29 Jun 2009

Update On My Erroneous Gold Call

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Time is slipping away (busy busy busy), so let me put my finger on the single biggest mistake I think I made regarding my January 23rd call for gold to break $1000 by the summer.

First, let me give myself a break. At the time of the call, gold was about $878 (I’m just eyeballing the charts from Kitco, so I might be off a bit). Right now, gold is trading at about $942, using the same metric (London Fix).

So that means I was calling for an increase of (122/878)= about 14% over five months, which (normally) is a fairly aggressive call, especially when most “experts” were worrying about massive, 1930s-style deflation in January.

Instead of getting the 14% in five months, instead gold only went up about half that, i.e. a little more than 7%. So that was still a strong move, especially in the context of plenty of people warning of terrible deflation.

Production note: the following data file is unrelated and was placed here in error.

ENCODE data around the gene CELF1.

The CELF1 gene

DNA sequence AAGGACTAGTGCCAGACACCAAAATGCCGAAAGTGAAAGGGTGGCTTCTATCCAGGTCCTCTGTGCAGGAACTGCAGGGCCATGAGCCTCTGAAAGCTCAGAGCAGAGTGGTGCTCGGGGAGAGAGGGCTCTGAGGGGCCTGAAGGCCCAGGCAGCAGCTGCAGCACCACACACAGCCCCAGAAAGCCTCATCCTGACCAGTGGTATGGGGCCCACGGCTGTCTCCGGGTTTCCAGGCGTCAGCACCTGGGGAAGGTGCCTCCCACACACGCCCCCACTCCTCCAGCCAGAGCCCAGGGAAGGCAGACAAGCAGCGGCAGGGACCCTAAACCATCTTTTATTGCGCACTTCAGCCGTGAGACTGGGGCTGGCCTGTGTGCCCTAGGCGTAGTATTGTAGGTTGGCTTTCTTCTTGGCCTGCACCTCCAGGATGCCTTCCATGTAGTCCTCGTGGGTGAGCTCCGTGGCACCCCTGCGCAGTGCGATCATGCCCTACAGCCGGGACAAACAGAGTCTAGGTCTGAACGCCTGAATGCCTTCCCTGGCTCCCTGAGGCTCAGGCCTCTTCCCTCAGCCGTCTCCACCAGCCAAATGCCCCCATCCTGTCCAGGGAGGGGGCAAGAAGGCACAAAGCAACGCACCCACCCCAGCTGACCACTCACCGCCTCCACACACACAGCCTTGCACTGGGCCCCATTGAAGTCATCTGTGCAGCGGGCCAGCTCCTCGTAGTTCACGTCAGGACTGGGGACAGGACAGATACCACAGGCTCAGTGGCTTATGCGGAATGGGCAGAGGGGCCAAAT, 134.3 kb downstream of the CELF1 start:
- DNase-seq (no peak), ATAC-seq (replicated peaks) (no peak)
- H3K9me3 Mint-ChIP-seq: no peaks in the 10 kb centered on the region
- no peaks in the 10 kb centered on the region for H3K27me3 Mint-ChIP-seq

Nonetheless, I foolishly said that if gold didn’t break $1,000 by summer, then I didn’t know what I was talking about. What happened is that I really thought gold would be much higher than $1,000 by now, and so I (thought) I was building in a big cushion by only saying $1,000.

Looking back, I can reconstruct what I believe was my downfall: At the time, there were analysts and even some Congresspeople who were criticizing the banks for sitting on all of the TARP money and Fed-related bailouts. The idea was, “Why are we giving you hundreds of billions, if you’re not going to start making new loans?”

So I was confident that those excess reserves would soon be flowing into the hands of the public, and that broader monetary aggregates like M1 and M2 would be growing rapidly through the first half of 2009.

I was (of course) wrong. For some reason, I actually took the politicians seriously when they said they were going to do something to “fix” the economy (i.e. pressure banks to lend out reserves).

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